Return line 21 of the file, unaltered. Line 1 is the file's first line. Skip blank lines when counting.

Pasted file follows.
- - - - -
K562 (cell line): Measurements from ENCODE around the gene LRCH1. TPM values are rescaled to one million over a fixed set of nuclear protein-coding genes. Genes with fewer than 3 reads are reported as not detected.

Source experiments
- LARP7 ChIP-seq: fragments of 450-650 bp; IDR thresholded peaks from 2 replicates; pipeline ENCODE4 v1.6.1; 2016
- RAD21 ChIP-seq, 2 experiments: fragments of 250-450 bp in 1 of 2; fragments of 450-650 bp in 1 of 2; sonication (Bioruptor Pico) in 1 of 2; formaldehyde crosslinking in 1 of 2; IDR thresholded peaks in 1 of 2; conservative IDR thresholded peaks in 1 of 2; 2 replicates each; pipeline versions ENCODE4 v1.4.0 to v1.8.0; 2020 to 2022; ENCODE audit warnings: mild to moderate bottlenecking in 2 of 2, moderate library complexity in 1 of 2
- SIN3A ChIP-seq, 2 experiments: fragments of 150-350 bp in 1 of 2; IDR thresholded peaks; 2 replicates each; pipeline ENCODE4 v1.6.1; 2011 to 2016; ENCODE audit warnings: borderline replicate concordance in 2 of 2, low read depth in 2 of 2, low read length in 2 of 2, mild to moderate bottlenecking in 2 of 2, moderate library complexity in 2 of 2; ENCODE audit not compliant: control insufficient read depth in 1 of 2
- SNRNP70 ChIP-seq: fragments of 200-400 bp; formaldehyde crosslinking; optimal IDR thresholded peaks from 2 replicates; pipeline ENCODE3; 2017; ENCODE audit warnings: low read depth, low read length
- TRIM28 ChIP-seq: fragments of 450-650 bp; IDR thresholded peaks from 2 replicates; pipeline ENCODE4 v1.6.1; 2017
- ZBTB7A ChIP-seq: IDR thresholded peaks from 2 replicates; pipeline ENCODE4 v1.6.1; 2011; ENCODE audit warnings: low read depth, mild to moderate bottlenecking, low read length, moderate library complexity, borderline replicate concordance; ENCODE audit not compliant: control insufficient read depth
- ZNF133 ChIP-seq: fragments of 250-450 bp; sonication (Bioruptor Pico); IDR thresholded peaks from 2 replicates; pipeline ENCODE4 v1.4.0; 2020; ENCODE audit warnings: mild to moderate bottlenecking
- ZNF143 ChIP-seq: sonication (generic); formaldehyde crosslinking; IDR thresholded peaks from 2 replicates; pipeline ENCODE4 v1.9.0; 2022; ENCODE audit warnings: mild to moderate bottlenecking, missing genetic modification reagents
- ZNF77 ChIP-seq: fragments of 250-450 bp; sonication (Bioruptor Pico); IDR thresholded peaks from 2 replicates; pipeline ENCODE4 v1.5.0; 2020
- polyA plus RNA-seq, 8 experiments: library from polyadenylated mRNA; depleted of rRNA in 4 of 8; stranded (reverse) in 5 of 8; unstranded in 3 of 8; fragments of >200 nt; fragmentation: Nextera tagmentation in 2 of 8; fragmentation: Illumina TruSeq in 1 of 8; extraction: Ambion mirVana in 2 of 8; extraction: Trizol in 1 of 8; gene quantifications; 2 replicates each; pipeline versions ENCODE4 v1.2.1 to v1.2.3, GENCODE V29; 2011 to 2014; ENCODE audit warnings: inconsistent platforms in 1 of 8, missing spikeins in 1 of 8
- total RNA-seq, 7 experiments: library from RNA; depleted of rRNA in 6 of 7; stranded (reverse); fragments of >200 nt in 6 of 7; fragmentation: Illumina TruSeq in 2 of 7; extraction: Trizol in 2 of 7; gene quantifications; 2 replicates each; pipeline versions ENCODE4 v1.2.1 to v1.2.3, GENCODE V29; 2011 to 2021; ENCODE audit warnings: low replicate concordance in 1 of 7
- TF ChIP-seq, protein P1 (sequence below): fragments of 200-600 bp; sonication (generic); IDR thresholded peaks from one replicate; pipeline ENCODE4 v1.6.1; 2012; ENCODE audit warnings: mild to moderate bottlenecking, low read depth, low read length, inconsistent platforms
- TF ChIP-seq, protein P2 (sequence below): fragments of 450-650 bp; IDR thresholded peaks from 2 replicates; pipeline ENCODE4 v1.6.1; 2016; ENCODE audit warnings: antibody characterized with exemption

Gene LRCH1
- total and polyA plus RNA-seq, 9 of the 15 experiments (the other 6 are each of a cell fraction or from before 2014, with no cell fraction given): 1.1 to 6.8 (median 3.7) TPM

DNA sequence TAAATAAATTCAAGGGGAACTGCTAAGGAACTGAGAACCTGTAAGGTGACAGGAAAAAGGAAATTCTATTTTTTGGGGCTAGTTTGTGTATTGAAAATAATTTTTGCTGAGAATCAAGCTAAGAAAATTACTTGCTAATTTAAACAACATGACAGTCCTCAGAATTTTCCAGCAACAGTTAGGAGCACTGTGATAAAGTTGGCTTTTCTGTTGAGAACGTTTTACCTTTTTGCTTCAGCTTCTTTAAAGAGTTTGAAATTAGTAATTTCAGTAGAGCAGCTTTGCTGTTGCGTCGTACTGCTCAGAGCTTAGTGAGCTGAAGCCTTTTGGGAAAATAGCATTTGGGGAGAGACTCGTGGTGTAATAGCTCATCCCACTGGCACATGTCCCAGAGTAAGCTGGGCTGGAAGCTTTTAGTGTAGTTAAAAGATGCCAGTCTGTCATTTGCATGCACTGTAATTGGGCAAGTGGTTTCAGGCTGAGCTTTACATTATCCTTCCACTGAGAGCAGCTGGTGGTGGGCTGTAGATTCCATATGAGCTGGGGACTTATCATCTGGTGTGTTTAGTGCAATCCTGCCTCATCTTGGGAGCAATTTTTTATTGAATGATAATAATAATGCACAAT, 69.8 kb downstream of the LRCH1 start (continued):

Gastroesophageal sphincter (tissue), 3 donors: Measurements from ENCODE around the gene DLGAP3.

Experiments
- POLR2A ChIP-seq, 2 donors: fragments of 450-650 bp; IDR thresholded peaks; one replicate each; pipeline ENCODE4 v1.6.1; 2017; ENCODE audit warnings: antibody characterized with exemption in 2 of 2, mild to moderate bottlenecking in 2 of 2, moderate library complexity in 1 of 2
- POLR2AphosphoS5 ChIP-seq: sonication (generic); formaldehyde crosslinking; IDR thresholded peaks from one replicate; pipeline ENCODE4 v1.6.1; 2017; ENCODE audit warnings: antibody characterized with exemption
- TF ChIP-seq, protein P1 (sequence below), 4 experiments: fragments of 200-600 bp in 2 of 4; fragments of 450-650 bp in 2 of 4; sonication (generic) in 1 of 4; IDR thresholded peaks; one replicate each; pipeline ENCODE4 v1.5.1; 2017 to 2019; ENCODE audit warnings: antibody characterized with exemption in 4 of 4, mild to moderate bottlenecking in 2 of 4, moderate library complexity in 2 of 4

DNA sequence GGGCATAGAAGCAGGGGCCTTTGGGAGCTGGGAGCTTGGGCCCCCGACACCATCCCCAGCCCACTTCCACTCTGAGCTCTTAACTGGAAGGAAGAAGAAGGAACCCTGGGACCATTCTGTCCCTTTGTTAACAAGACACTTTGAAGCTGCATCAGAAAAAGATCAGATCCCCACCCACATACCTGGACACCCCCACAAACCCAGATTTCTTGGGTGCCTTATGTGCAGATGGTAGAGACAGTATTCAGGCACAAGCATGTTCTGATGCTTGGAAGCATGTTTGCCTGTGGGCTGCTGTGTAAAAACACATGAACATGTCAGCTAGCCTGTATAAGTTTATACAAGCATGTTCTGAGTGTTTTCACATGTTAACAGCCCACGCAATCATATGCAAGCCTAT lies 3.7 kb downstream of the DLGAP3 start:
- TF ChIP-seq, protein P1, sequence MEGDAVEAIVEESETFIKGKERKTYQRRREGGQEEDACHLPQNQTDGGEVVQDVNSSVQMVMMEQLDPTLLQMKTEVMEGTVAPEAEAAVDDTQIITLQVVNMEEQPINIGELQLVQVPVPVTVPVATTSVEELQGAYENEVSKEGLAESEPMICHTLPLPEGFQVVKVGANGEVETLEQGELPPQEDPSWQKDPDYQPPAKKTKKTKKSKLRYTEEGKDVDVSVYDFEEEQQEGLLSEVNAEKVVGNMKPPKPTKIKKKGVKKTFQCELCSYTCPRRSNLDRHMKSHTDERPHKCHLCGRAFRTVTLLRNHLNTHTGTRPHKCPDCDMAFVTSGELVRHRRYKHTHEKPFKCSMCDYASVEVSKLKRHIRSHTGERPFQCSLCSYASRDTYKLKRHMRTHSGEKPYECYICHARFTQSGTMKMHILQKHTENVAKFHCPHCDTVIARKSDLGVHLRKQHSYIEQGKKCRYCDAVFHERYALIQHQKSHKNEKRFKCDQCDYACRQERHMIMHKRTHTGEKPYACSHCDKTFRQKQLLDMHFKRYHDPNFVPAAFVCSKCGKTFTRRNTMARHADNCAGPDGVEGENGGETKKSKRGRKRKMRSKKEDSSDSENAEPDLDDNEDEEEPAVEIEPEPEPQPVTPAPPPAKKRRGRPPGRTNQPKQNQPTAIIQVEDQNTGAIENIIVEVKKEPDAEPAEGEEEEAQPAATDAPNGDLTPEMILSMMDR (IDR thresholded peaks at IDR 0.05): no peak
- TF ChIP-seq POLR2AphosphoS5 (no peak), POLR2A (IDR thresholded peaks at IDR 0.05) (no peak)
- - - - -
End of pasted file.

- POLR2A ChIP-seq, 2 donors: fragments of 450-650 bp; IDR thresholded peaks; one replicate each; pipeline ENCODE4 v1.6.1; 2017; ENCODE audit warnings: antibody characterized with exemption in 2 of 2, mild to moderate bottlenecking in 2 of 2, moderate library complexity in 1 of 2